This is a surprising gaffe for Groklaw. I wonder if it was a legitimate mistake, or something done deliberately.

Re:Did Microsoft ever claim it was? (1)

inode_buddha (576844) | about 3 years ago | (#35824358)

There is no gaffe. I know from first-hand experience that PJ spends a couple of days researching before she publishes anything. And I also know that she prefers to go straight to the original sources (such as the gov't) instead of quoting all the other journalists.

Re:Did Microsoft ever claim it was? (0)

Anonymous Coward | about 3 years ago | (#35824602)

Imagine if Slashdot posters and editors did that. This place could be a beacon of nerd enlightenment, rather than a propaganda-spreading, rundown website.

Re:Did Microsoft ever claim it was? (1)

mystikkman (1487801) | about 3 years ago | (#35824660)

Then why do we have the misleading article, summary and misleading headline here? "turns out MS didn't have certification"? Huh? When did MS ever claim to have certification? It's just made up by Groklaw.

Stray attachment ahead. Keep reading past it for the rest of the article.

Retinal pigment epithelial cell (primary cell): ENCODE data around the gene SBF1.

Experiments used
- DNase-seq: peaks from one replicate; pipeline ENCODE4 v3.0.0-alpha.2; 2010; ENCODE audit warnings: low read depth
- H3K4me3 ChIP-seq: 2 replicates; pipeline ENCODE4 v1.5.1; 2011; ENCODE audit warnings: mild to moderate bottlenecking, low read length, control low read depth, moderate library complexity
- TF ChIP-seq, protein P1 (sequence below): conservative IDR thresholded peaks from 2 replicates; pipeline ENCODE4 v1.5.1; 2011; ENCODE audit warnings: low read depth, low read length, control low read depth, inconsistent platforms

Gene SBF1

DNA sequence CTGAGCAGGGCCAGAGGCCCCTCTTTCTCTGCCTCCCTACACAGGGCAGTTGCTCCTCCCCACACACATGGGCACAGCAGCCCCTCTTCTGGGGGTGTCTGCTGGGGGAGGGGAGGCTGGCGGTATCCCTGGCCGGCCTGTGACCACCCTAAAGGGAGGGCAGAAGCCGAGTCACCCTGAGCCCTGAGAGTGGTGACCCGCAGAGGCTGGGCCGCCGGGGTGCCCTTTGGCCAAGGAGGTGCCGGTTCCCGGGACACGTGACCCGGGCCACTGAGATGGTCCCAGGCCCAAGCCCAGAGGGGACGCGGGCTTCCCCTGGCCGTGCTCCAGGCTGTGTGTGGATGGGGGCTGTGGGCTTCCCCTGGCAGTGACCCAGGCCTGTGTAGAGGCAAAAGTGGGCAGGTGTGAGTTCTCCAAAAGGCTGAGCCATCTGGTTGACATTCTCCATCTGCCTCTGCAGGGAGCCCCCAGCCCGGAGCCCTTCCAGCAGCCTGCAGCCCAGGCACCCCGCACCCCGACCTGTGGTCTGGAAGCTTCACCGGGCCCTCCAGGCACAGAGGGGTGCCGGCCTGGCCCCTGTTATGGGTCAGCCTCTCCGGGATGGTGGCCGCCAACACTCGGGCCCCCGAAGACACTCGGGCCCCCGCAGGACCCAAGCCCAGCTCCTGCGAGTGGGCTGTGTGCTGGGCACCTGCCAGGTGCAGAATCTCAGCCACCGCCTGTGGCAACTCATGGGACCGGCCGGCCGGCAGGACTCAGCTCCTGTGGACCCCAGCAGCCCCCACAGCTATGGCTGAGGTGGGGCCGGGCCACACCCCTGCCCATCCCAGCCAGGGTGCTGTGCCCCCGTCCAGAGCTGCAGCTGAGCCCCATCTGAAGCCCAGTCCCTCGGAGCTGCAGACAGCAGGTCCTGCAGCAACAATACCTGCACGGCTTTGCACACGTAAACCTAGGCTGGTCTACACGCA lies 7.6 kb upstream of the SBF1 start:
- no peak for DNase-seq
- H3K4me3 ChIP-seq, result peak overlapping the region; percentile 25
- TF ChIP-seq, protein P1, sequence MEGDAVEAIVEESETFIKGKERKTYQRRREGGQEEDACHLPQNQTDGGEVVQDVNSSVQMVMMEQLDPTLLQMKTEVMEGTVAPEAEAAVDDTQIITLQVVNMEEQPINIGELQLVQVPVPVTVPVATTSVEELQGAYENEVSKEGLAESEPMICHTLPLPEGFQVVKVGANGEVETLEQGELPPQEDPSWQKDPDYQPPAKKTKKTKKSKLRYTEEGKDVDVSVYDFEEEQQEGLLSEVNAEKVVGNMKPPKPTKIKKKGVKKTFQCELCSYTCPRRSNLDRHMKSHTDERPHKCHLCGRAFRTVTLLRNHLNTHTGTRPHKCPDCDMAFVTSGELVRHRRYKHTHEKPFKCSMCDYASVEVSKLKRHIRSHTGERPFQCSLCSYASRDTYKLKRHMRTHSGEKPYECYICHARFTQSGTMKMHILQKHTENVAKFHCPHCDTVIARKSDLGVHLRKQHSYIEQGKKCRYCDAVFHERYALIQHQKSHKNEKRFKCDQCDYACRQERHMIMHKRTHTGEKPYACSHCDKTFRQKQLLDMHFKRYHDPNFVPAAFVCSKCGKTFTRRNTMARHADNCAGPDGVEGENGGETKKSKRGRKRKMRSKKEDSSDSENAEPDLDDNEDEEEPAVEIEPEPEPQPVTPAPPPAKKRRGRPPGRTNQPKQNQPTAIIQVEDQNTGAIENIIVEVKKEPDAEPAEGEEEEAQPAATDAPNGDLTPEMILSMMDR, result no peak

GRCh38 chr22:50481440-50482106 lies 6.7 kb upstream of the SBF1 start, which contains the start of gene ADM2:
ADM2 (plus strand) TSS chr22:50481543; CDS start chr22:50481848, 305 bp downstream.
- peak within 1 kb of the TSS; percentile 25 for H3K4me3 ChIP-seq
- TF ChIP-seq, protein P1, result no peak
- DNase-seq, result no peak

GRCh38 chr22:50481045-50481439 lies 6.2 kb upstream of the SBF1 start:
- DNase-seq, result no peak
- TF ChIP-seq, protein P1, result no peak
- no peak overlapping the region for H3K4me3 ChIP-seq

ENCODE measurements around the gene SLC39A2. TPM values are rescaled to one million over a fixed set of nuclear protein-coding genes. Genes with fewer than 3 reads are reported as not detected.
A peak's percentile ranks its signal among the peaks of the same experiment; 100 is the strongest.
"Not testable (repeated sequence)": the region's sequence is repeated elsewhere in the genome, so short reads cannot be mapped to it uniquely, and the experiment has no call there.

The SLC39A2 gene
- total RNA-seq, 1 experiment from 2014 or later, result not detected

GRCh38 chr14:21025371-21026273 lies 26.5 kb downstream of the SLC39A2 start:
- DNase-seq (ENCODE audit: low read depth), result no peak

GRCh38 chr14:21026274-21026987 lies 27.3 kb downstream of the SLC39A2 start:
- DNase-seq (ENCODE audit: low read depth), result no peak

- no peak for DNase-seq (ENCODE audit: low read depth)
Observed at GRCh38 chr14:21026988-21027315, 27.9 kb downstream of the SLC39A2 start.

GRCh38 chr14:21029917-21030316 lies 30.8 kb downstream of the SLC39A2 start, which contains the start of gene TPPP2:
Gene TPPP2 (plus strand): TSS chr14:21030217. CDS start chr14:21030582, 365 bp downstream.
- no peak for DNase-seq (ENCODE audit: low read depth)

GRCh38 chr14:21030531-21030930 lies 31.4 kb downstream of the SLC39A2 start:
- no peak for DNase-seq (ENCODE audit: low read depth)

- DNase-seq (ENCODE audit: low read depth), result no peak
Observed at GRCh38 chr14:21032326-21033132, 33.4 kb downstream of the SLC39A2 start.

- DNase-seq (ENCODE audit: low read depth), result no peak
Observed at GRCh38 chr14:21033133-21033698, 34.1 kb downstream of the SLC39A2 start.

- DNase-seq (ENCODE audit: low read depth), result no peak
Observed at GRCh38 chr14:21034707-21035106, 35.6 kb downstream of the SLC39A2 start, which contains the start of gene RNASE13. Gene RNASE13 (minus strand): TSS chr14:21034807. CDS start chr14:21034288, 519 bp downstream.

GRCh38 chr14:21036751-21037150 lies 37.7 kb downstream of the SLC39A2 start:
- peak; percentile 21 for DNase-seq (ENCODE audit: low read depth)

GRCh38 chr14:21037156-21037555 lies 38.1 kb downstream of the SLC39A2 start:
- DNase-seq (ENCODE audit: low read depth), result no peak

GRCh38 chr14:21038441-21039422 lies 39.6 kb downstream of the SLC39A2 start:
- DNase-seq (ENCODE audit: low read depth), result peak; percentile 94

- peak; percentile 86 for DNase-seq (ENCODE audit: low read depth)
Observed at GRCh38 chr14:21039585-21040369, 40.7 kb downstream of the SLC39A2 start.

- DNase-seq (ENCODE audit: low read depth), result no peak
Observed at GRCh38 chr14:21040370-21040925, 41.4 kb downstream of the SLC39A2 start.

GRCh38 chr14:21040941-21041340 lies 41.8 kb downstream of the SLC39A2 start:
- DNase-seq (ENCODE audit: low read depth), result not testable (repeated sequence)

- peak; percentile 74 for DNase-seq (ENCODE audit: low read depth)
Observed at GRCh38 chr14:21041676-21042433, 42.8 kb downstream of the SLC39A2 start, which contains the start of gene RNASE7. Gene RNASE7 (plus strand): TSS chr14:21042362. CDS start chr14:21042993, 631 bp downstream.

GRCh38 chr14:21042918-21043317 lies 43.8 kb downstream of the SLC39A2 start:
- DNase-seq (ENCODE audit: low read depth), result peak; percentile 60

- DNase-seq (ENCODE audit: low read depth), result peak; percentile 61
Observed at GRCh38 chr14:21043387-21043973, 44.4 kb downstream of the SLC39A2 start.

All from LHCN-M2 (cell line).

Brain Exploded (1)

malignant_minded (884324) | about 3 years ago | (#35823228)

"And yet, the Department of the Interior chose Microsoft for its email and messaging cloud solution, instead of Google's offering even though Google today explains that in actually its offering actually is"

Re:Brain Exploded (0)

Anonymous Coward | about 3 years ago | (#35824128)

Microsoft probably wrote the salient characteristics for the contract.

The Facts? (3)

wheresthefire (584897) | about 3 years ago | (#35823280)

Since when is a legal brief by one of the litigating parties an unbiased source of "facts"? Everything in this post and in the link is stated as fact, yet all of it comes from a single legal brief filed by Google. I thought /.'s standards for journalism were a little higher.

Re:The Facts? (1)

greenbird (859670) | about 3 years ago | (#35823800)

Since when is a legal brief by one of the litigating parties an unbiased source of "facts"?

If you actually read the article you'll find that it's clearly stated that the initial information is from a Google brief and therefore may be biased. And then you'll find in the update to the article that the GSA, who grants the certifications in question, clearly states that Google's claims in the brief are true. That may be just a slightly less biased source supporting Google's claims in the brief.